Kiribati urges Australia, NZ to be 'real friends' on climate change

​Kiribati, one of the Pacific's lowest lying island nations, has urged Australia and New Zealand to show they are 'real friends’ by supporting strong action on climate change at a regional summit.

Kiribati president Anote Tong made the call at the Pacific Islands Forum — which started in Port Moresby on Monday — where Pacific nations have gathered to form a united position to take to the Paris COP21 meeting in December.

“What we are talking about is survival, it's not about economic development... it's not politics, it's survival,” Tong said.

Tong said Australia and New Zealand should use their relative regional power to advocate for smaller countries.

“I think they need to come to the party, if they really are our friends then they should be looking after our future as well,” he said.

Kiribati, with its population of 110,000 spread across 33 low-lying islands, is particularly vulnerable to climate change.

Last year, the Kiribati government purchased 20 square kilometres of land in Fiji as a back-up plan for food security and possibly even relocation of its citizens.

The week-long Pacific Islands Forum kicked off with a meeting of a bloc of seven small island states — Cook Islands, Kiribati, Marshall Islands, Nauru, Niue, Palau and Tuvalu.

Prime Minister Tony Abbott will travel to Port Moresby on Wednesday and will take part in the main Pacific Islands Forum leaders retreat on Thursday.

A climate change declaration in Suva last week — at a rival regional forum that does not include Australia and New Zealand — signalled what Pacific countries would likely bring to the negotiating table.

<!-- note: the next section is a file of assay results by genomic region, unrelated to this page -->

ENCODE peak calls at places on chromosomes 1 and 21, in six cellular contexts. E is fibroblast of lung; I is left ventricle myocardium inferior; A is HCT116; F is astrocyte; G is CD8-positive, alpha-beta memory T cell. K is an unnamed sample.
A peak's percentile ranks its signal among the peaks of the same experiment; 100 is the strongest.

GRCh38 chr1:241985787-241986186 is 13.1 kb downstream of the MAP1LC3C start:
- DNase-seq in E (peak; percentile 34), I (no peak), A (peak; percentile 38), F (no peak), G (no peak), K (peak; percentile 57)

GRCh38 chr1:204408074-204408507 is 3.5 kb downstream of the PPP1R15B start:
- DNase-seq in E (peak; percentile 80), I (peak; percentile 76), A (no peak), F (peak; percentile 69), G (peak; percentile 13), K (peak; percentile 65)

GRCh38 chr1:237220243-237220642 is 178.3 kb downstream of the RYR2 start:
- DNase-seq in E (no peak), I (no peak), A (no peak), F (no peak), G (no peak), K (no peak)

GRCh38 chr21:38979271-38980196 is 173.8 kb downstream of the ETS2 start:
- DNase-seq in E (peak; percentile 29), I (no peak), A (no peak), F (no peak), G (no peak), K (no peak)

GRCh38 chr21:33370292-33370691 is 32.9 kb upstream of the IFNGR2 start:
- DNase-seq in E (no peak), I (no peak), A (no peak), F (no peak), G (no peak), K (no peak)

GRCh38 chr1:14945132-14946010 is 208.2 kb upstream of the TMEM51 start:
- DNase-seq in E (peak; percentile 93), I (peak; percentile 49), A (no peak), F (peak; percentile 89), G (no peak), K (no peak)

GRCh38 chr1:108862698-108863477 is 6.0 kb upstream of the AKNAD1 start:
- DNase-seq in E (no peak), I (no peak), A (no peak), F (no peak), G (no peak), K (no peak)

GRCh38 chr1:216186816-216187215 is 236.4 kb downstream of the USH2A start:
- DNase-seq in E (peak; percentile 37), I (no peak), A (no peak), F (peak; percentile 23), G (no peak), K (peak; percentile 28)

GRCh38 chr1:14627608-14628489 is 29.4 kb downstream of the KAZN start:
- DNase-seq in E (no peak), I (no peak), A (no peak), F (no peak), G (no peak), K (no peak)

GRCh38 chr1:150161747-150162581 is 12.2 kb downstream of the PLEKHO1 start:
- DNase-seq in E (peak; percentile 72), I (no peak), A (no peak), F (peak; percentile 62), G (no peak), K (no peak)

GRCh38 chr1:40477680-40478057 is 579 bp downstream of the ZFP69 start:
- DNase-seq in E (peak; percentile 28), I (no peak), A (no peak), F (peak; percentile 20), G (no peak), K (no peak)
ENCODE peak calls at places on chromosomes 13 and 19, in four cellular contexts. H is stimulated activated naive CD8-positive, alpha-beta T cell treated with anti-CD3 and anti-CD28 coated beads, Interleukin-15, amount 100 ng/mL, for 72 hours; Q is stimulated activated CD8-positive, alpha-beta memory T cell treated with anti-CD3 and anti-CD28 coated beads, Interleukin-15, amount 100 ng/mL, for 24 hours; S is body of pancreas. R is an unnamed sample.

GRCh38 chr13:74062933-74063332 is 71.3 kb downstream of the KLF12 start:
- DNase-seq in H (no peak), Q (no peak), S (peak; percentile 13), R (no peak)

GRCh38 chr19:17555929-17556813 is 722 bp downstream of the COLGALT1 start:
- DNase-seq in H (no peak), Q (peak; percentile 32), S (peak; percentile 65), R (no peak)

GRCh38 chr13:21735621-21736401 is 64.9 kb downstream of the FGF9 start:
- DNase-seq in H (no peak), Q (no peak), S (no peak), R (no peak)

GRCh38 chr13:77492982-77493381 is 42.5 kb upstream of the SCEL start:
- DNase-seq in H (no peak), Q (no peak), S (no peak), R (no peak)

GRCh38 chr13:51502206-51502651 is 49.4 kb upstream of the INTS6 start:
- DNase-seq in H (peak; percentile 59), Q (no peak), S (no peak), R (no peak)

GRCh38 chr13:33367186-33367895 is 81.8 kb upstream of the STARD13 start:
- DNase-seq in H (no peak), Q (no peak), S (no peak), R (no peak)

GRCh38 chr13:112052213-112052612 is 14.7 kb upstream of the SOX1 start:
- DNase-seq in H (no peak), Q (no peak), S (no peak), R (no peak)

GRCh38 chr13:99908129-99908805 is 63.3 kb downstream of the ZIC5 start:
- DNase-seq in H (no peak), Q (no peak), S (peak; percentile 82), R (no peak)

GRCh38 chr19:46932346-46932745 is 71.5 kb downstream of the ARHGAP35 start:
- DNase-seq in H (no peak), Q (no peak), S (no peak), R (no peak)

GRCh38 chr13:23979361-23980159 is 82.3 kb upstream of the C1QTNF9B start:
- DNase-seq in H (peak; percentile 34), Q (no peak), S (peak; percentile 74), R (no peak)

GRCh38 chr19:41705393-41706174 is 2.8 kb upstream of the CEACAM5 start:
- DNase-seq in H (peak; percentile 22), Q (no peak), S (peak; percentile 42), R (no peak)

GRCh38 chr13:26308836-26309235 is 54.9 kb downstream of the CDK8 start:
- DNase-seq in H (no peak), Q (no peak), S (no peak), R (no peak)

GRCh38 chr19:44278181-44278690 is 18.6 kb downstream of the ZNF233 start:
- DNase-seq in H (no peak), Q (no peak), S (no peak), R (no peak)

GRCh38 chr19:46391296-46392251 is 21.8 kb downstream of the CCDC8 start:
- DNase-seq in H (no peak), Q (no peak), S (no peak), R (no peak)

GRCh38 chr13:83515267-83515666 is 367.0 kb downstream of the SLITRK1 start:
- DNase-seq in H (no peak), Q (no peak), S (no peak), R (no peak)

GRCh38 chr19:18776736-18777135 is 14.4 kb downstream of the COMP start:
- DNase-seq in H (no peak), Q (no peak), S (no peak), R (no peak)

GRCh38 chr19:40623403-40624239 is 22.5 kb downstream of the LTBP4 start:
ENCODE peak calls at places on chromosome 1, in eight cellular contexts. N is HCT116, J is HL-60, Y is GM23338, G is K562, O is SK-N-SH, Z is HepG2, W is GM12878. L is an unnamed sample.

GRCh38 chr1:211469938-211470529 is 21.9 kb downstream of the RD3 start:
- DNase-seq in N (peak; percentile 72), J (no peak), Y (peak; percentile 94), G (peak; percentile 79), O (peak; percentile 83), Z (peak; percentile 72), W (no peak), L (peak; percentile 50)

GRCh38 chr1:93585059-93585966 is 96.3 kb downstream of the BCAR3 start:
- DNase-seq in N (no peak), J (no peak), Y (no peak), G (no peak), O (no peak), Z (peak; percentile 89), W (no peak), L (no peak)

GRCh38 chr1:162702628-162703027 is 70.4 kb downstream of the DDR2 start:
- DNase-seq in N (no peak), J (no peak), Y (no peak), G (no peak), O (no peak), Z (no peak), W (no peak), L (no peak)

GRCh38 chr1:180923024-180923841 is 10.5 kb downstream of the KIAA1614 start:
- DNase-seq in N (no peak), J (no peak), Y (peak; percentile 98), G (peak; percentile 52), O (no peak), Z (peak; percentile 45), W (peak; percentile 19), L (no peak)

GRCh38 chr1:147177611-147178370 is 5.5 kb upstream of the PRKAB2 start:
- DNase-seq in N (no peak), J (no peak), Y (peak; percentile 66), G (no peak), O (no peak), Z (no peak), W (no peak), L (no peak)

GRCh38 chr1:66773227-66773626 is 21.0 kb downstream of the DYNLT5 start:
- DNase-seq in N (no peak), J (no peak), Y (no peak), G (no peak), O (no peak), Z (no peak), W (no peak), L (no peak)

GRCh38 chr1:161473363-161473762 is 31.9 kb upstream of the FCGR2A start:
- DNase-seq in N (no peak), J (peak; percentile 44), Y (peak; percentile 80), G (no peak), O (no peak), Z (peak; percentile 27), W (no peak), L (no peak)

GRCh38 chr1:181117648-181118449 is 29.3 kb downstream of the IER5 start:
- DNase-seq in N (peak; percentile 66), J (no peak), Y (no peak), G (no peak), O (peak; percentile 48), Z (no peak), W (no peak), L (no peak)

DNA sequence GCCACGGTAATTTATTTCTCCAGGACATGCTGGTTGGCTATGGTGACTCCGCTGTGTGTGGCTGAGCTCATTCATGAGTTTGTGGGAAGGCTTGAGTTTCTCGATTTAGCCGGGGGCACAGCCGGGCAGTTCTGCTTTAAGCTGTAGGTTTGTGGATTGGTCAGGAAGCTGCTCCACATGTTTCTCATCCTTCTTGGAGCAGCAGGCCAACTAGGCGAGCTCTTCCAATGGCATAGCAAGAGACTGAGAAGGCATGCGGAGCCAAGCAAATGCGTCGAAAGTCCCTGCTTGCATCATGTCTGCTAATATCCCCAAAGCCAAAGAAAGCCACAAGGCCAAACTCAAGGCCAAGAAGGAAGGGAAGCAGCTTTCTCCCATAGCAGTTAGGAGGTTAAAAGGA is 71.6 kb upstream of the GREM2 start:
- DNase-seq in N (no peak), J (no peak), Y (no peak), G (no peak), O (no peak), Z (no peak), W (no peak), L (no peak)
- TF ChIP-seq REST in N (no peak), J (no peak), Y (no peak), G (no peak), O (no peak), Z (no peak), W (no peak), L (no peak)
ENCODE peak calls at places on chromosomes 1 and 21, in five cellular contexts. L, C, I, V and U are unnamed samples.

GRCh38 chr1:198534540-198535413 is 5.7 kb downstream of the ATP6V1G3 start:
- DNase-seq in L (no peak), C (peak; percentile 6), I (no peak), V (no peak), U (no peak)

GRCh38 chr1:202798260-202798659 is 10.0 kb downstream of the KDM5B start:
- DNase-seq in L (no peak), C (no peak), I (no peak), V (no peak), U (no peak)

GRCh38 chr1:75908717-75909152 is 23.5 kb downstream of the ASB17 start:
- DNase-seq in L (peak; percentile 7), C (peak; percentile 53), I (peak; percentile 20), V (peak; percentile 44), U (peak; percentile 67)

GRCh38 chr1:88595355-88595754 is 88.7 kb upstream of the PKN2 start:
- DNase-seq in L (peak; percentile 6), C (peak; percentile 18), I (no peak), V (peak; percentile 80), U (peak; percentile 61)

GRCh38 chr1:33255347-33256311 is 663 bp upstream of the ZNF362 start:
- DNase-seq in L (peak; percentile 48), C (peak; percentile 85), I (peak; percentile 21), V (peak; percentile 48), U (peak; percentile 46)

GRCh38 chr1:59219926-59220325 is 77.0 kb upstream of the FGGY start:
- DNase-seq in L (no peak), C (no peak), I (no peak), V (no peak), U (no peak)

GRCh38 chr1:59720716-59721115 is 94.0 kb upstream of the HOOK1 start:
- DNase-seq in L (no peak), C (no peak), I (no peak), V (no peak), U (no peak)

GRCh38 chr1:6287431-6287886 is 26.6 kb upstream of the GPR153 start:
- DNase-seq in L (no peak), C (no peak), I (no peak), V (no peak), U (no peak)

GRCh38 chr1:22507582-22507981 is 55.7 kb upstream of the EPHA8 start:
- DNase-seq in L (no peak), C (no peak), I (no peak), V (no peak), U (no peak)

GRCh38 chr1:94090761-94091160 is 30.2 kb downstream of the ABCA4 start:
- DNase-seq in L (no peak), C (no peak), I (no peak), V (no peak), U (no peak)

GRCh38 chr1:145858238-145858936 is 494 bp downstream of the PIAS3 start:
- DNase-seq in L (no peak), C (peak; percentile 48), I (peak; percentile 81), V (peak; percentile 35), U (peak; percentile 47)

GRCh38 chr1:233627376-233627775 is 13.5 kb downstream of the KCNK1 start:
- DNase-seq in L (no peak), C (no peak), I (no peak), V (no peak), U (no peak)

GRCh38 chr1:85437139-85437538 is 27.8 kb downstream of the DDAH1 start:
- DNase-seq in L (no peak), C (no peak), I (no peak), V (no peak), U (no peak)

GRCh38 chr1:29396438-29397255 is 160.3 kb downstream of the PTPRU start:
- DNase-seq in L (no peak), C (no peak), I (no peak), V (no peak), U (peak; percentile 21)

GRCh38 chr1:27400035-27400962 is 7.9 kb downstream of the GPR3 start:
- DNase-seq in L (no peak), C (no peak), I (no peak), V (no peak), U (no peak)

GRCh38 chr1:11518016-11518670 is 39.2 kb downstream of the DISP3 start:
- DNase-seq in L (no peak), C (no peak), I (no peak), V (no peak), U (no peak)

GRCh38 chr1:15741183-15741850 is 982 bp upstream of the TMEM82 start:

The Suva declaration included a call to limit global temperature increases to 1.5 degrees Celsius, saying the current goal of 2 degrees above the pre-industrial level would push many beyond their ability to adapt.

Oxfam Australia said there has been frustration amongst some Pacific island nations that Australia and New Zealand haven't taken a stronger position on climate change in the past.

“The two big brothers of the Pacific have largely ignored their neighbours' calls for stronger emissions reduction targets and greater support to meet the challenges of climate change,” said Dr Helen Szoke, Oxfam Australia's chief executive.

“The question remains whether Australia will do the right thing by the Pacific and ensure the leaders meeting sends the strongest possible signal ahead of Paris, or whether together with New Zealand, it will use its influence in the Forum to weaken any outcomes,” Dr Szoke said.

The Pacific Island Forum will also discuss alleged human rights abuses in the West Papua and Papua provinces of Indonesia, fisheries, information and communication technology and cervical cancer.